Thursday, July 09, 2015


Bill Gaither was born in Alexandria, Indiana in 1936.  He formed The Bill Gaither Trio with his brother Danny and sister Mary Ann in 1956 while attending Anderson College.  Bill married Gloria Sickal in 1962.  The couple has three children: Suzanne, Amy, and Benjamin.  The Gaither’s first Homecoming Video released in 1991.  The rest is history when it comes to Southern Gospel music.  However, in 2005 Bill Gaither released a self-titled solo album through Spring House Productions.  It was produced by Bill and Michael Sykes (currently of Goodman Revival).  The orchestrations were arranged and conducted by Russell Mauldin.  Keyboards, bass, drums, and guitars are also used on this wonderful album.

The album opens with one of three Stuart Hamblen compositions.  He lived from 1908 to 1989 and was one of American radio’s first singing cowboys.  ‘But For the Grace of God’ is a mellow song of deep gratitude: “The tramp on the street, homeless and weak/Could be I but for the grace of God/The steel of my soul would have weakened and bent/Had I travelled the highways he’s trod/O merciful Father, O wonderful God/Thy hands have spared me these things”.  Next up is ‘I Wish’, one of five penned by Bill and wife Gloria.  It is partly spoken, partly sung.  It is the heartfelt song of a father and mother to their child: “I wish you some growing and I wish you some knowing that there’s always a place to begin/Honey, your mom and I would love to collect you and shield and protect ya/And save you from hurts if we could/Ah, but we must let you grow tall, to learn and to know all that God has in mind for your good/We never could own you for God, He only loaned you/To widen our world and our hearts”.  ‘The Family of God’ is a very familiar, warm song of thankfulness: “I’m so glad I’m a part of the family of God/I’ve been washed in the fountain, cleansed by His blood/Joint heirs with Jesus as we travel this sod/For I’m part of the family/The family of God”.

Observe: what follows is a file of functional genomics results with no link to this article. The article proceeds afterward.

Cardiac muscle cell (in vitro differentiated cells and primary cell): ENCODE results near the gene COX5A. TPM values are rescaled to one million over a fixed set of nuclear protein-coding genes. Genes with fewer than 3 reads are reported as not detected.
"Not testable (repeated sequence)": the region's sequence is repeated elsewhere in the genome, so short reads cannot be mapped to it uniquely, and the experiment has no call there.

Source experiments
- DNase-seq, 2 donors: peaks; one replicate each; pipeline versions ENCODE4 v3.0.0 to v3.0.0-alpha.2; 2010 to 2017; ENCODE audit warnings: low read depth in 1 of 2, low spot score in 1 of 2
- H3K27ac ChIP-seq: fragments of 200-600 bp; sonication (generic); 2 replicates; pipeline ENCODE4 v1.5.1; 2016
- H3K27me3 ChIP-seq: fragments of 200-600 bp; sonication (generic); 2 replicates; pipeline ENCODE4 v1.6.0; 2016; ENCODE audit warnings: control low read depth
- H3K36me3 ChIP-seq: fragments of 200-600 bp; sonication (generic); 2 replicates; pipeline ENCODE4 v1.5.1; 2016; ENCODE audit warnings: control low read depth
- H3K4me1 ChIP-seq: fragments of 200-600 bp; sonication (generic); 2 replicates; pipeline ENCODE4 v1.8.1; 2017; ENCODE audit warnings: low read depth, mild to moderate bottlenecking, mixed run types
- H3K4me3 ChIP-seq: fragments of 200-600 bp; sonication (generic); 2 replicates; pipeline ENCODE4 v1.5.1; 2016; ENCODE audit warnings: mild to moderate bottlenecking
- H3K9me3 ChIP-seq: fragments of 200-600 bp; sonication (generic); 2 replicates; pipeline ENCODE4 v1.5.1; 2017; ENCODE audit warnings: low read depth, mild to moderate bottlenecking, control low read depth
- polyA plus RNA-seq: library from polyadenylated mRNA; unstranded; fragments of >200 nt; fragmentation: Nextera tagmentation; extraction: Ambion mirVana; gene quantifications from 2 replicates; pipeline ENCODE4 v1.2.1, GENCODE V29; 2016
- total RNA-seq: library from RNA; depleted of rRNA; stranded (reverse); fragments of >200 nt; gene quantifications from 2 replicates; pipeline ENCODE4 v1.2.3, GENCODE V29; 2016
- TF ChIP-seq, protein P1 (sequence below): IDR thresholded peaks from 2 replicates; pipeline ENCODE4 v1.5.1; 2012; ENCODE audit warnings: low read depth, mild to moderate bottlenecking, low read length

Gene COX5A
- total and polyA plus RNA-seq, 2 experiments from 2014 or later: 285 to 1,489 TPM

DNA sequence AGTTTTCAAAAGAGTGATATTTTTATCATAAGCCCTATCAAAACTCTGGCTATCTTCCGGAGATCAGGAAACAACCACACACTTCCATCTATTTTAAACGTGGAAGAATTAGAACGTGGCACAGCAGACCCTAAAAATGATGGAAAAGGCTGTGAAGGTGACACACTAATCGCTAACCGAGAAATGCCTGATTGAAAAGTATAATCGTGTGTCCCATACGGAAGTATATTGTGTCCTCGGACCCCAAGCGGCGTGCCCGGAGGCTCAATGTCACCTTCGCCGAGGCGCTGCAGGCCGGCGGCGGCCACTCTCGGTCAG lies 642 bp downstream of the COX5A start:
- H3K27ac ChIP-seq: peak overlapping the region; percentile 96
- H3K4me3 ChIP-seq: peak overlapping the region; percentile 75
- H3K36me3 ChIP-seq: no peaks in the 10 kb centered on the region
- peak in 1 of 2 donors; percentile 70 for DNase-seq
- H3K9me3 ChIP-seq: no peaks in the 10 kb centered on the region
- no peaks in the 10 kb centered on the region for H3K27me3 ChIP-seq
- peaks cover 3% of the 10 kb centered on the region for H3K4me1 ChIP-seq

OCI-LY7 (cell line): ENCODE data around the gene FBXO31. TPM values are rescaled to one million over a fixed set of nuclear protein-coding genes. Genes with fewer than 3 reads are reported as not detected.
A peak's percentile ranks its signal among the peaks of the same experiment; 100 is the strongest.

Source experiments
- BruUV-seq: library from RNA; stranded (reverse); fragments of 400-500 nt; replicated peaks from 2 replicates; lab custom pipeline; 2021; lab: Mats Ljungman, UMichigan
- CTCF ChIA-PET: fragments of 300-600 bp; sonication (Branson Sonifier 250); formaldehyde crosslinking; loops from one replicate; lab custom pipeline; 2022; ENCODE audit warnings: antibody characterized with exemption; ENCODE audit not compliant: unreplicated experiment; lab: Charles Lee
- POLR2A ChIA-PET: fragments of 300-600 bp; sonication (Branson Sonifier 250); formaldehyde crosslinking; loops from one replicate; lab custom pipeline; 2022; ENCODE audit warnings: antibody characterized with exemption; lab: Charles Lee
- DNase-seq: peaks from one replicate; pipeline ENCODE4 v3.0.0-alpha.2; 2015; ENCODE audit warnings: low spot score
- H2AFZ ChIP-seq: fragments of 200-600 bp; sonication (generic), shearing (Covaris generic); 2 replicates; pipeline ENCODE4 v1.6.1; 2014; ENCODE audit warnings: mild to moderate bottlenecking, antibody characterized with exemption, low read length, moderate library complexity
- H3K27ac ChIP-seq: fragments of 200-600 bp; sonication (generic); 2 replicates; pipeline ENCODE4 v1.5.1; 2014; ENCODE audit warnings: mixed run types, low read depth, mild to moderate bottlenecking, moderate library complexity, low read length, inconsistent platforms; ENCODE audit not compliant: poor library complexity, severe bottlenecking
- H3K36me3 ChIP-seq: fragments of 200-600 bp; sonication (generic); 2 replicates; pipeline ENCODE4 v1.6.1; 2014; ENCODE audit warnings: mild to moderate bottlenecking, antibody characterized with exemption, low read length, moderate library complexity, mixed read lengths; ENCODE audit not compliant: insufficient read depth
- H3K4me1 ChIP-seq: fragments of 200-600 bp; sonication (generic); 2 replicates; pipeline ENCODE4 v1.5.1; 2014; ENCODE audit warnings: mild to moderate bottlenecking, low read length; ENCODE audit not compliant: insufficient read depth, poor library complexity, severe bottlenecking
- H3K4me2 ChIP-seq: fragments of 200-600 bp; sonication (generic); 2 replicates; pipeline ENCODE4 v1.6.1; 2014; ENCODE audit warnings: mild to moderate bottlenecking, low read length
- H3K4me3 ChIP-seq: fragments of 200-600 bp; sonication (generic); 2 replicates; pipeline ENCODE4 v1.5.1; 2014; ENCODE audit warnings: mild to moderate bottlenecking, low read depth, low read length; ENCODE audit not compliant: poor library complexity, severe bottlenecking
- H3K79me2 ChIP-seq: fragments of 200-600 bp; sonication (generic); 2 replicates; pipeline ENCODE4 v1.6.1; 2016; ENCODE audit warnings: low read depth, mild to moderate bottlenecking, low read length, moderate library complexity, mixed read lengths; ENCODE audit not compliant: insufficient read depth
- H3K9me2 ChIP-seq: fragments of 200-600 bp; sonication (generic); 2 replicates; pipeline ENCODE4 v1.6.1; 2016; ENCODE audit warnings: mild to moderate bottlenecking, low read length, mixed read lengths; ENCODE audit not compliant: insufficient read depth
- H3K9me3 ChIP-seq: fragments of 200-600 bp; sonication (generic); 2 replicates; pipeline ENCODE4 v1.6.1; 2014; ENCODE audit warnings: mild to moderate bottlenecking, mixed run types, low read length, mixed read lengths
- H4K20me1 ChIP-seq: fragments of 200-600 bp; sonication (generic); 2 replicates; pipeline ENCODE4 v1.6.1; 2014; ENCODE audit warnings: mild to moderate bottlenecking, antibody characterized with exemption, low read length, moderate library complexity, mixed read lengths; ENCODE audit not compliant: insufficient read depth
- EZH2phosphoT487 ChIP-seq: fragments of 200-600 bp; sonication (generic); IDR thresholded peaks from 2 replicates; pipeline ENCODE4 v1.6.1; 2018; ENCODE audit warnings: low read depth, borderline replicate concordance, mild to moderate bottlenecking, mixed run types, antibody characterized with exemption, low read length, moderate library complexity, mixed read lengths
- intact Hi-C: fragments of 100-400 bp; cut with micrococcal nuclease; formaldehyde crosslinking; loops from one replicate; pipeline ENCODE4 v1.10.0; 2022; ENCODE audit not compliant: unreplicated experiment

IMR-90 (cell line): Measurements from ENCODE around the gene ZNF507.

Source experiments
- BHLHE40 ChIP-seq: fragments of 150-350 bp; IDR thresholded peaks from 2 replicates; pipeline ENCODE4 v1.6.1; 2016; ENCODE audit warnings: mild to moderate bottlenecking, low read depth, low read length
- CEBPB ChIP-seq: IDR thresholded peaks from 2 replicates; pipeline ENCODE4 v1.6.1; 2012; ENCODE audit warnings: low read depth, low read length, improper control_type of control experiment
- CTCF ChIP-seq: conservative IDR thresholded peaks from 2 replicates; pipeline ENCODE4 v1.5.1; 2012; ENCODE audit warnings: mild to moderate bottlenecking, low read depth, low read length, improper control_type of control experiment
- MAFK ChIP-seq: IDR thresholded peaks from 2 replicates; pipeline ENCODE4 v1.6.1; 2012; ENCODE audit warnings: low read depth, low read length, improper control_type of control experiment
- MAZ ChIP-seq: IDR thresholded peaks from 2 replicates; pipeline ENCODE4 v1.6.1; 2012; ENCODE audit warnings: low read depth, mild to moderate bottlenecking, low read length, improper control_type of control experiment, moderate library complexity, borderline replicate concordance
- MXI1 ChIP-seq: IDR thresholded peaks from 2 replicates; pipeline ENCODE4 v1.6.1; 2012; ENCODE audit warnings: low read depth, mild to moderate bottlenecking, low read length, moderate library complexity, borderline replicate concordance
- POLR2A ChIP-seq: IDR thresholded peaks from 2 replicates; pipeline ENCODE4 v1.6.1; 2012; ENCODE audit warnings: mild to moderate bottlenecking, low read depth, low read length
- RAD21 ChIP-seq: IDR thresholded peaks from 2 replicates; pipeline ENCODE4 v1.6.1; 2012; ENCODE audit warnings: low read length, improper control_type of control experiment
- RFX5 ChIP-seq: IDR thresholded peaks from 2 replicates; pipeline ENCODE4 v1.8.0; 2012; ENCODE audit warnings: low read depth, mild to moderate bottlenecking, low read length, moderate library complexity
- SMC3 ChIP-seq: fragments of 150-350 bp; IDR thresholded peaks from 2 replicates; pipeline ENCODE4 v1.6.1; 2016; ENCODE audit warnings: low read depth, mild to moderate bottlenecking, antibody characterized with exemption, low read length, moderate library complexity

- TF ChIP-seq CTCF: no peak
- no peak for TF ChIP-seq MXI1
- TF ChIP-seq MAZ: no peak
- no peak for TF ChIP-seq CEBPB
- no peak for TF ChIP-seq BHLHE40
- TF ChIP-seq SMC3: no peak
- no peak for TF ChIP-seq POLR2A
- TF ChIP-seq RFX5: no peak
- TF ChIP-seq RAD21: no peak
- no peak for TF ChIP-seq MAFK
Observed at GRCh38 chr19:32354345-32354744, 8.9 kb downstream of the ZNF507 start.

‘Tho’ Autumn’s Coming On’ is a sentimental ballad: “We sang lullabies to babies’ cries in the springtime/Oh, how the time seemed to fly/We had scarcely put the crib away when like magic/We looked up the aisle and beheld/A lovely bride/We waved goodbye as one by one they joined life’s parade/Then at a bugle call, he stood proud and tall/There went our baby”.  ‘I Believe, Help Thou My Unbelief’ is the tender song of one desiring intimacy with God: “I walk into the unknown trusting all the while/I long so much to feel the warmth that others seem to know/But should I never feel a thing/I claim Him even so/I believe, help Thou my unbelief/I walk into the unknown trusting all the while”.

‘Day by Day’ is a song of praise featuring a nice accompanying female vocal: “Every day the Lord Himself is near me/With a special mercy for each hour/All my cares, He pain would bear, and cheer me/He whose Name is Counselor and Power/The protection of His child a treasure/Is a charge that on Himself He lay/As thy days, thy strength shall be in measure/This the pledge to me He made”.  Perhaps the album’s best track is next.  ‘We Have This Moment Today’ runs over nine minutes long and encourages us to appreciate the present: “We have this moment to hold in our hands and to touch as it slips through our fingers like sand/Yesterday’s gone and tomorrow may never come/But we have this moment today”.  The song includes a long, mesmerizing narrative interlude by Gloria Gaither that is absolutely brilliant!  I call it ‘When Did I Start to Love You?’